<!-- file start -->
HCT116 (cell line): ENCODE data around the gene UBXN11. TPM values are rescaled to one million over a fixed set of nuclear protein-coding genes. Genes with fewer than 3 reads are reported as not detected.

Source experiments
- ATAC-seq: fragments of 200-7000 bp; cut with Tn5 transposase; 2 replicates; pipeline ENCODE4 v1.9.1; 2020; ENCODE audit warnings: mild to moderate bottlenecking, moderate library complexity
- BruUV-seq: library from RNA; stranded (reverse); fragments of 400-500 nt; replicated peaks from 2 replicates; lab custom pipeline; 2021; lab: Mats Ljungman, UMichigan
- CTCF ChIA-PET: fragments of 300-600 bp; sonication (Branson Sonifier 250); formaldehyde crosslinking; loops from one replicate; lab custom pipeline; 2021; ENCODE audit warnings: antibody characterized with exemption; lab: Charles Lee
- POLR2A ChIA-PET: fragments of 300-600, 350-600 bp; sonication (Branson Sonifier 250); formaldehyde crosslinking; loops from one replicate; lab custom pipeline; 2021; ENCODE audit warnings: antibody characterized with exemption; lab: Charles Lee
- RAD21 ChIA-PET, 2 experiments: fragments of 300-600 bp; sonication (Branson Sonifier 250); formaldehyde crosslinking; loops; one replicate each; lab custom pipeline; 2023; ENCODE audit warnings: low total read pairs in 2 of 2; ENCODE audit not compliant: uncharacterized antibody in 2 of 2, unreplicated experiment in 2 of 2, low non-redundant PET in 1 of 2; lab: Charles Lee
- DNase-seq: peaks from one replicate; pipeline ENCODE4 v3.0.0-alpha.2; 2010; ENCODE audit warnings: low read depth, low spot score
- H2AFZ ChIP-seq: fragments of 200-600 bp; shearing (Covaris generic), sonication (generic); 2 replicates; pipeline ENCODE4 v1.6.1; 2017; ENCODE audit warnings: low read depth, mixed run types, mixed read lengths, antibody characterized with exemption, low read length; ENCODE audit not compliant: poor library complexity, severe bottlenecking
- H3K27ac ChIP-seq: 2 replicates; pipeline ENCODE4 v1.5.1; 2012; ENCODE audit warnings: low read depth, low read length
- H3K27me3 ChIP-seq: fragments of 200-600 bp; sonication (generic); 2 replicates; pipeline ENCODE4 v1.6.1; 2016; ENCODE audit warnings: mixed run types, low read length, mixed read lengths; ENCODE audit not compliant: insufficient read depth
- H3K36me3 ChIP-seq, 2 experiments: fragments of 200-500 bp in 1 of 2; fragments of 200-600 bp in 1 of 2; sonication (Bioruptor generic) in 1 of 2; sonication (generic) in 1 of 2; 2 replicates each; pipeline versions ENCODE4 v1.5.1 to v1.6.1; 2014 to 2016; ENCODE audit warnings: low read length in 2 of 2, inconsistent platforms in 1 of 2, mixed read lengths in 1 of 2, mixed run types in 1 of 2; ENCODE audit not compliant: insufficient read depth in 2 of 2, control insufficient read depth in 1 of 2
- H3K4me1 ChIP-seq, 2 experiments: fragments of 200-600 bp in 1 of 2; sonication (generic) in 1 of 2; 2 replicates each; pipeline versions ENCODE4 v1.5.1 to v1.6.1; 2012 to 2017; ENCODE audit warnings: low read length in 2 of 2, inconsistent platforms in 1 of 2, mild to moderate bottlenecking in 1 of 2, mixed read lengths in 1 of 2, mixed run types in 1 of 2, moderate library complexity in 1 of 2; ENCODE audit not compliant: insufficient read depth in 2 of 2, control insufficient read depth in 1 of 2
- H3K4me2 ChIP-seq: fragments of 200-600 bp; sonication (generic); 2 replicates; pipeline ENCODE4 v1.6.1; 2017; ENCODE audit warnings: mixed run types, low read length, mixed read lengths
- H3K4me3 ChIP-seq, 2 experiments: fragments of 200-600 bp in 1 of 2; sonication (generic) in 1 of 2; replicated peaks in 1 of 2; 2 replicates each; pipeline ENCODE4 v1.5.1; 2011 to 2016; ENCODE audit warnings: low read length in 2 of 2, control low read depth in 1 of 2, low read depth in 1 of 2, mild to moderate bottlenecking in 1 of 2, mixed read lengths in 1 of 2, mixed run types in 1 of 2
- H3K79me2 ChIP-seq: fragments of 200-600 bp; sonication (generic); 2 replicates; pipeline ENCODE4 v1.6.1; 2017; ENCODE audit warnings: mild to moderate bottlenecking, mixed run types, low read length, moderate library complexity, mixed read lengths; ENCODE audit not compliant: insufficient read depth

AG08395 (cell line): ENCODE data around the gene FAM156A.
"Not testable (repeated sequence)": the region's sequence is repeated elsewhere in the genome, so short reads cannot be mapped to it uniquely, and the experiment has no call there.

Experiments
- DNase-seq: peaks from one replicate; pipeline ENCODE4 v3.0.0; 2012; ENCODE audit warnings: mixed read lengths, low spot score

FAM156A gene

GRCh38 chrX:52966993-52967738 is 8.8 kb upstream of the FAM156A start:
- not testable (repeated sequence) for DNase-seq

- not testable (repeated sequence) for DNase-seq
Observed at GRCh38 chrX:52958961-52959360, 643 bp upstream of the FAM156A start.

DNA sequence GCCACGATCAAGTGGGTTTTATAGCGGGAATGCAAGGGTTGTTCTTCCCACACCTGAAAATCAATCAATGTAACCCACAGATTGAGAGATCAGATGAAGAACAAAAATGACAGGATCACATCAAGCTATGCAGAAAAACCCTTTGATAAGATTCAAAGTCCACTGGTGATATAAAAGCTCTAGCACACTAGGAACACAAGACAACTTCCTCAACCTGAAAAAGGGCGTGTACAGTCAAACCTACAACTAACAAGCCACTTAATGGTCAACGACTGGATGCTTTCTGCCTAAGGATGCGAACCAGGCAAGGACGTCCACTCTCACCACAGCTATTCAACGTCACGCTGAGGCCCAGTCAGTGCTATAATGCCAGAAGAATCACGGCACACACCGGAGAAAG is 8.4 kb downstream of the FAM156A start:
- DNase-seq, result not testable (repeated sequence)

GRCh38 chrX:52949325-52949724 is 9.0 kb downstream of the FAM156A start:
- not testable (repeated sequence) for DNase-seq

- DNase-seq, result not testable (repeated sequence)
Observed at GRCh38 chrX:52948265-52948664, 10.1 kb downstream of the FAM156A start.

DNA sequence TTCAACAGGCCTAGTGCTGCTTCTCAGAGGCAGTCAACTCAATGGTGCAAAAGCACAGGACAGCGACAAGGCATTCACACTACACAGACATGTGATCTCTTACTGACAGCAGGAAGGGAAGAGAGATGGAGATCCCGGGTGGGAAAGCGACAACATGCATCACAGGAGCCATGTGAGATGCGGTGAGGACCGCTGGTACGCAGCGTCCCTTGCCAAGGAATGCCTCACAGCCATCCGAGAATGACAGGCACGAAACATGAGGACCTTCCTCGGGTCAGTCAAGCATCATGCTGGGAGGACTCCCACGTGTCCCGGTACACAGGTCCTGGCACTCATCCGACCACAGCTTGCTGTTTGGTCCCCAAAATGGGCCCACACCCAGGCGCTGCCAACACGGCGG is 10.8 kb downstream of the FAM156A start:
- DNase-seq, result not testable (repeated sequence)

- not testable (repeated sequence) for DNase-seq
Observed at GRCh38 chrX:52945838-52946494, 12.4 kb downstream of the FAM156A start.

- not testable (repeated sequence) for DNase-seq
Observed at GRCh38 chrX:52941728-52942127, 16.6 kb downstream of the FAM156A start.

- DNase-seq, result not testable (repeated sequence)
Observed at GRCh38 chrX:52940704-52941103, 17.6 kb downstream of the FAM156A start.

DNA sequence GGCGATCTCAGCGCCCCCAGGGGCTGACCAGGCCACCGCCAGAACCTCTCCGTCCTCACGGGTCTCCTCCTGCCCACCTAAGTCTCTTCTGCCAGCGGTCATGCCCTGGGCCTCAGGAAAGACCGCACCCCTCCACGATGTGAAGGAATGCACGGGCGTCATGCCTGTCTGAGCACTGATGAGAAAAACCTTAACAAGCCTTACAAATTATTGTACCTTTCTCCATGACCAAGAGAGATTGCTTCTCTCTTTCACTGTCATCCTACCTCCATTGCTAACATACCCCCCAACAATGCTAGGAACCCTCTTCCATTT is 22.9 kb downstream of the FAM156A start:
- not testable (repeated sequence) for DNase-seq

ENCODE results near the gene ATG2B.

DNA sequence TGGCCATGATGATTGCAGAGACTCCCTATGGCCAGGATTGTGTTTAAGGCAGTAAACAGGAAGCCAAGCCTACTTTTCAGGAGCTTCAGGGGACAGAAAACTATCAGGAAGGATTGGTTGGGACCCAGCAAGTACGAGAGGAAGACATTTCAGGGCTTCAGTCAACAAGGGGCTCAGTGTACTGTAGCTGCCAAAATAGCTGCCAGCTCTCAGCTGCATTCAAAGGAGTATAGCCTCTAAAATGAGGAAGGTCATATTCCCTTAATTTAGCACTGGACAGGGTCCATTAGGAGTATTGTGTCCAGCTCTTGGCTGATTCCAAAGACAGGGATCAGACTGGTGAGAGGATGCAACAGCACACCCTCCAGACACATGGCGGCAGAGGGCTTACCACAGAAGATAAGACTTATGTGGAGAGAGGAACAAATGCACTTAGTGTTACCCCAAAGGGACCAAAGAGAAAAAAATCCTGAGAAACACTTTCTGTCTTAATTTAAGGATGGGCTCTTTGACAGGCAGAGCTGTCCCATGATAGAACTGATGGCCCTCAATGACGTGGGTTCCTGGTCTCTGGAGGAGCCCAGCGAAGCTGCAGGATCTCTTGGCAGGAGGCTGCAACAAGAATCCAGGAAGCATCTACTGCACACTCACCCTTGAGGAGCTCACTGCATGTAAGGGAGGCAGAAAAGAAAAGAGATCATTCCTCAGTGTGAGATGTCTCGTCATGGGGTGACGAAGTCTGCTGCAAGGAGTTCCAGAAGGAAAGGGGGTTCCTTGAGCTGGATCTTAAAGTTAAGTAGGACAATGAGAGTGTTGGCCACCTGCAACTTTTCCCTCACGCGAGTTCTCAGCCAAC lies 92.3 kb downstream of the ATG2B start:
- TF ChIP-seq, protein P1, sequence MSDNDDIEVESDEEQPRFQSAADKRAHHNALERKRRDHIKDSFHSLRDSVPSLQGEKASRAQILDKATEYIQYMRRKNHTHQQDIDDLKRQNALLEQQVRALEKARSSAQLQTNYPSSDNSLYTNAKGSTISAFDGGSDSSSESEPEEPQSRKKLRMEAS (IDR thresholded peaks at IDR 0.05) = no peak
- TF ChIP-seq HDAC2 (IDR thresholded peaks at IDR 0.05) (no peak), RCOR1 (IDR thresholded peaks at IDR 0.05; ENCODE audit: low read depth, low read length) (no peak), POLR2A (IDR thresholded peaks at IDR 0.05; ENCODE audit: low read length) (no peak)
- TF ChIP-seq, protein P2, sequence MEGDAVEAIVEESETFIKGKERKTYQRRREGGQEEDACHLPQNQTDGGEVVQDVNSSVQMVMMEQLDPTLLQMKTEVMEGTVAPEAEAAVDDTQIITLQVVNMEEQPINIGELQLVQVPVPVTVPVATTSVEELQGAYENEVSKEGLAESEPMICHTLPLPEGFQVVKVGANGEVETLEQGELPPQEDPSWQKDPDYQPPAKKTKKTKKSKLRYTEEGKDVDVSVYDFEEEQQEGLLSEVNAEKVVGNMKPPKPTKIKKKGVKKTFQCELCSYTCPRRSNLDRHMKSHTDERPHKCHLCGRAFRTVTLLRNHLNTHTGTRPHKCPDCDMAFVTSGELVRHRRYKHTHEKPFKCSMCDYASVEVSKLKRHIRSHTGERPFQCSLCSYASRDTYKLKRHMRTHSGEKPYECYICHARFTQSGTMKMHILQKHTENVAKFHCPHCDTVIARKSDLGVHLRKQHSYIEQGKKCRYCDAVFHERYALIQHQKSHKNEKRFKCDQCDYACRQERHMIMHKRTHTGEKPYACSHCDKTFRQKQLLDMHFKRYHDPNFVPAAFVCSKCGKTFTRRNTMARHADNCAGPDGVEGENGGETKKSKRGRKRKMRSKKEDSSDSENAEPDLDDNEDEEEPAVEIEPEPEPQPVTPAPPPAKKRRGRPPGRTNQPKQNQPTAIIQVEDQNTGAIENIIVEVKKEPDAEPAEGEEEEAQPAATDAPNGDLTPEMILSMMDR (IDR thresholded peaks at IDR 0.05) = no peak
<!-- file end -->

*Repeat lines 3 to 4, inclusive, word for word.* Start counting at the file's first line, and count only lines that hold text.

- ATAC-seq: fragments of 200-7000 bp; cut with Tn5 transposase; 2 replicates; pipeline ENCODE4 v1.9.1; 2020; ENCODE audit warnings: mild to moderate bottlenecking, moderate library complexity
- BruUV-seq: library from RNA; stranded (reverse); fragments of 400-500 nt; replicated peaks from 2 replicates; lab custom pipeline; 2021; lab: Mats Ljungman, UMichigan